It’s one of the rare times a huge crowd of rowdy people goes absolutely, completely silent: a high school football player is down on the field. Fear and concern wash over everyone in attendance, regardless of rooting interests.
Unfortunately, it seems to be happening more and more, with the latest tragedy occurring in Illinois, where Andre Smith, 17, passed away after suffering injuries during a game.
Seven young players have died from football injuries this year, and we’ve also seen scary, violent acts on the field, most notably when two players attacked a referee toward the end of a game in Texas. The players later went on “Good Morning America” and said they were ordered to attack the ref by their coach, who then confirmed their story.
When things like this happen at football games, which are often part of the very fabric of a community, who’s at fault? Or is anyone?
Looking for clarity
Head injuries from sports like football and girls’ soccer are getting the most press, but accountability is unclear. Washington, D.C. attorney Peter Anderson of the Grenier Law Group explains liability around head injuries like the one that claimed the life of Smith, and also Kenney Bui, a 17-year-old football player from Seattle, who succumbed after three days in the hospital:
“The liability could actually fall on both the doctor and the school district in that situation,” Anderson states. “If the doctor examined the player in his or her official capacity as an employee of the school district, the district could be found vicariously liable under a legal doctrine known as respondeat superior. However, if the doctor is an independent contractor and is acting on his or her own discretion and not under direct control of the school district, the school district could escape liability.”
As for on-field violence, it’s a bit trickier, especially in the situation that went down in Texas, with the players attacking the ref on orders from a coach. Anderson thinks there’s a possibility of criminal charges against both the players and coach, but he doesn’t think the school district could be held liable in a civil suit.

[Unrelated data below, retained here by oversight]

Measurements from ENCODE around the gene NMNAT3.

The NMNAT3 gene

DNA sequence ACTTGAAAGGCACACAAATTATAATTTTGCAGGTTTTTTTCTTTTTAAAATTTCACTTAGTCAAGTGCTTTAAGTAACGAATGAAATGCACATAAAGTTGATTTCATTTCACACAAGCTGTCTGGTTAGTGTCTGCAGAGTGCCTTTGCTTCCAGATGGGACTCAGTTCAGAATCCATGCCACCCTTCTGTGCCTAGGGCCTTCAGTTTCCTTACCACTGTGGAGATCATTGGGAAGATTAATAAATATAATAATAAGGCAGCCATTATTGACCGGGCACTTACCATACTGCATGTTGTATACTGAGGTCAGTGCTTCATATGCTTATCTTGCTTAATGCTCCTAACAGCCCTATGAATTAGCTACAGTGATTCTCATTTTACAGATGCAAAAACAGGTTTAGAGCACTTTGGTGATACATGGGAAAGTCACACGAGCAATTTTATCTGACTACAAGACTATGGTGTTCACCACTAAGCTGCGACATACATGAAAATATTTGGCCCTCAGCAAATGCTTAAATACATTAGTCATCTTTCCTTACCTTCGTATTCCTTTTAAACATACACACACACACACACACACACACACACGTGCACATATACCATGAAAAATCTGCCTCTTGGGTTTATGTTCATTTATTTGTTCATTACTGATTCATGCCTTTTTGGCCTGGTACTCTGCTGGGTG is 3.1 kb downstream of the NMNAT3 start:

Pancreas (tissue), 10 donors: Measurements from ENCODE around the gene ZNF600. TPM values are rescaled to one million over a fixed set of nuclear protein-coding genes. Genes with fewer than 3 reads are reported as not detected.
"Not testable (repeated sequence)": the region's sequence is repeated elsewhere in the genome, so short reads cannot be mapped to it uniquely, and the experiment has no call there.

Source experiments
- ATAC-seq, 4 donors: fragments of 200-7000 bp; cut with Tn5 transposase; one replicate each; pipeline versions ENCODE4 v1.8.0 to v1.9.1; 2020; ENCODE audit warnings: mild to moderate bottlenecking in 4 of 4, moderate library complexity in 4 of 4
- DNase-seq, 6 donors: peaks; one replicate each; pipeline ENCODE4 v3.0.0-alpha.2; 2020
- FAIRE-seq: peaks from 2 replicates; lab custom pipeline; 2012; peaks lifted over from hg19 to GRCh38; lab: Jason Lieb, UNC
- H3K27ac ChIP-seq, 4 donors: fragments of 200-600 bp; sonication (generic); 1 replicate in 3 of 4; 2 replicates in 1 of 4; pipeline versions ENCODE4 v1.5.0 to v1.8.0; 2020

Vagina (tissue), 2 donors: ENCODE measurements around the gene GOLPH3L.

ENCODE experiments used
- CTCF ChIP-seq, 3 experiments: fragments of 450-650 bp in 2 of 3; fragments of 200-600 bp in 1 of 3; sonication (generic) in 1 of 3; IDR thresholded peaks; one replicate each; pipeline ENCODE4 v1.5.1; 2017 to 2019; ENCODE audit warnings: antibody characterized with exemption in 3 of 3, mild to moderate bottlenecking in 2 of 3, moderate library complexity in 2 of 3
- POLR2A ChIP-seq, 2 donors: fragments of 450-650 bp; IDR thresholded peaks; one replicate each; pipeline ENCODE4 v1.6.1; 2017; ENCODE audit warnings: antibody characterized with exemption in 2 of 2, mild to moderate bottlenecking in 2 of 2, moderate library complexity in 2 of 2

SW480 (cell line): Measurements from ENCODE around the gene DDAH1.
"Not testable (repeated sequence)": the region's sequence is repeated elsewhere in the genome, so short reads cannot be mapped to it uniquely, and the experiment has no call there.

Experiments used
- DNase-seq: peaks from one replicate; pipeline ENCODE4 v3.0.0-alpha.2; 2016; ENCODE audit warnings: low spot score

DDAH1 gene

“A school district can only be held liable for the actions of employees who are acting within the scope of their employment. The school district would argue that the coach ordering his players to attack a referee was far outside the scope of his duties,” Anderson says. “The only other possibility to attach liability to the school district would be to argue that it was negligent in hiring the coach.”
Liability is high school sports injuries will always be tough to untangle. Especially in head injury cases, because of what Anderson calls “assumption of risk.” Basically, players have to know—or at least suspect—there is some danger in repeatedly smashing heads with other people as they do in football, and to a lesser degree in hockey and lacrosse. Lawsuits have attempted to argue that the magnitude of the risk was not known, and could have been prevented.
It’s also true that the National Football League’s concussion litigation may have started a ripple effect in other sports. For example, there is a multi-district consolidated suit against the National Hockey League that’s similar to the one against the NFL. The National Collegiate Athletic Association, meanwhile, has taken a proactive step, reaching a settlement in a class action suit to pay for medical monitoring of players.
How this cascade of litigation will impact high school sports remains to be seen. From a legal standpoint, the liability of injuries is murky, but hopefully, rule changes and better, more-informed coaching will result in fewer seriously injured players. Then we can applaud the play on the field, instead of collectively praying for a young athlete crumpled on it.
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